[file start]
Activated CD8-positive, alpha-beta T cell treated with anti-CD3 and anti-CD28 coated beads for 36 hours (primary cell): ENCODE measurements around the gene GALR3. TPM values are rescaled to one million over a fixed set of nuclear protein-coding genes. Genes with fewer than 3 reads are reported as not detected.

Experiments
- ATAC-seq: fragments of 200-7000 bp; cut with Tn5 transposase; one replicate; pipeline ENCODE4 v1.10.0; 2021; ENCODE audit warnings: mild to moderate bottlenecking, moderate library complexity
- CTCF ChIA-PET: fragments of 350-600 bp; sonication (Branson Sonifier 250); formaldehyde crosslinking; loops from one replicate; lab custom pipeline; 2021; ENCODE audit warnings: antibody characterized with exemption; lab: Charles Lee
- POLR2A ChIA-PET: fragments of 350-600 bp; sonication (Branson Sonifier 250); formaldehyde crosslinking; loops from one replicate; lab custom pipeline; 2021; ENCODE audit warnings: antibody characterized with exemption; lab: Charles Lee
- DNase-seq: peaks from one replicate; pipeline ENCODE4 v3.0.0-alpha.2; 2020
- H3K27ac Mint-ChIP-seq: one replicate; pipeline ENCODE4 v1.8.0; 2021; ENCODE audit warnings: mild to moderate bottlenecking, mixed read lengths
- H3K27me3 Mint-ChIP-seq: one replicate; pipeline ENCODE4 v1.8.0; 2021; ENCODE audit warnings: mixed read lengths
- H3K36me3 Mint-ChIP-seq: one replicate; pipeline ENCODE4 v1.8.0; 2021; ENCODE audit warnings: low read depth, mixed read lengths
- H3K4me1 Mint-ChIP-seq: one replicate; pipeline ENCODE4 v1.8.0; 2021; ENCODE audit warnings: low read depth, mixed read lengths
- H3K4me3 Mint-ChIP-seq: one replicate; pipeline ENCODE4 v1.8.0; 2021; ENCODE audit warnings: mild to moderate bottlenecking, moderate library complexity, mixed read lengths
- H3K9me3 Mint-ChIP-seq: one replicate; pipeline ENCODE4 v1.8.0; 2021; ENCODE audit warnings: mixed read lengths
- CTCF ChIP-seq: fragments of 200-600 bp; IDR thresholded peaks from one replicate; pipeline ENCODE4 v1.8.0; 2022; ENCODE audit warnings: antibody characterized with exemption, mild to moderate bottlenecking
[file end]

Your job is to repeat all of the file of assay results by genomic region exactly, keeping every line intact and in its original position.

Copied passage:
Activated CD8-positive, alpha-beta T cell treated with anti-CD3 and anti-CD28 coated beads for 36 hours (primary cell): ENCODE measurements around the gene GALR3. TPM values are rescaled to one million over a fixed set of nuclear protein-coding genes. Genes with fewer than 3 reads are reported as not detected.

Experiments
- ATAC-seq: fragments of 200-7000 bp; cut with Tn5 transposase; one replicate; pipeline ENCODE4 v1.10.0; 2021; ENCODE audit warnings: mild to moderate bottlenecking, moderate library complexity
- CTCF ChIA-PET: fragments of 350-600 bp; sonication (Branson Sonifier 250); formaldehyde crosslinking; loops from one replicate; lab custom pipeline; 2021; ENCODE audit warnings: antibody characterized with exemption; lab: Charles Lee
- POLR2A ChIA-PET: fragments of 350-600 bp; sonication (Branson Sonifier 250); formaldehyde crosslinking; loops from one replicate; lab custom pipeline; 2021; ENCODE audit warnings: antibody characterized with exemption; lab: Charles Lee
- DNase-seq: peaks from one replicate; pipeline ENCODE4 v3.0.0-alpha.2; 2020
- H3K27ac Mint-ChIP-seq: one replicate; pipeline ENCODE4 v1.8.0; 2021; ENCODE audit warnings: mild to moderate bottlenecking, mixed read lengths
- H3K27me3 Mint-ChIP-seq: one replicate; pipeline ENCODE4 v1.8.0; 2021; ENCODE audit warnings: mixed read lengths
- H3K36me3 Mint-ChIP-seq: one replicate; pipeline ENCODE4 v1.8.0; 2021; ENCODE audit warnings: low read depth, mixed read lengths
- H3K4me1 Mint-ChIP-seq: one replicate; pipeline ENCODE4 v1.8.0; 2021; ENCODE audit warnings: low read depth, mixed read lengths
- H3K4me3 Mint-ChIP-seq: one replicate; pipeline ENCODE4 v1.8.0; 2021; ENCODE audit warnings: mild to moderate bottlenecking, moderate library complexity, mixed read lengths
- H3K9me3 Mint-ChIP-seq: one replicate; pipeline ENCODE4 v1.8.0; 2021; ENCODE audit warnings: mixed read lengths
- CTCF ChIP-seq: fragments of 200-600 bp; IDR thresholded peaks from one replicate; pipeline ENCODE4 v1.8.0; 2022; ENCODE audit warnings: antibody characterized with exemption, mild to moderate bottlenecking